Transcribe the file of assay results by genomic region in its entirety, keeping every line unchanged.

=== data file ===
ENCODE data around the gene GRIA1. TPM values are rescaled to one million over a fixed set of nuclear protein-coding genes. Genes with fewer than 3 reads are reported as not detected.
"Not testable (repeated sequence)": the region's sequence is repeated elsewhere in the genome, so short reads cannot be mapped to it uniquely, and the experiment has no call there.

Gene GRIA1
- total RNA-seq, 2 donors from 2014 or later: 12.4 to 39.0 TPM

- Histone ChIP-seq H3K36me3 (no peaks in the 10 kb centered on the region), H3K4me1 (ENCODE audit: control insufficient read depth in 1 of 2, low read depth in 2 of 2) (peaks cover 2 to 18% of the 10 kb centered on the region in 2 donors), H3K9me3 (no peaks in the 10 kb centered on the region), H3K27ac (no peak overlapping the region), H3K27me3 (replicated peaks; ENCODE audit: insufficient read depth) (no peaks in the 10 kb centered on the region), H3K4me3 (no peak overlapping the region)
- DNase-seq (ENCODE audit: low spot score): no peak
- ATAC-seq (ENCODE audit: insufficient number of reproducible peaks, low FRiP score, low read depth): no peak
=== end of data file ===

ENCODE data around the gene GRIA1. TPM values are rescaled to one million over a fixed set of nuclear protein-coding genes. Genes with fewer than 3 reads are reported as not detected.
"Not testable (repeated sequence)": the region's sequence is repeated elsewhere in the genome, so short reads cannot be mapped to it uniquely, and the experiment has no call there.

Gene GRIA1
- total RNA-seq, 2 donors from 2014 or later: 12.4 to 39.0 TPM

- Histone ChIP-seq H3K36me3 (no peaks in the 10 kb centered on the region), H3K4me1 (ENCODE audit: control insufficient read depth in 1 of 2, low read depth in 2 of 2) (peaks cover 2 to 18% of the 10 kb centered on the region in 2 donors), H3K9me3 (no peaks in the 10 kb centered on the region), H3K27ac (no peak overlapping the region), H3K27me3 (replicated peaks; ENCODE audit: insufficient read depth) (no peaks in the 10 kb centered on the region), H3K4me3 (no peak overlapping the region)
- DNase-seq (ENCODE audit: low spot score): no peak
- ATAC-seq (ENCODE audit: insufficient number of reproducible peaks, low FRiP score, low read depth): no peak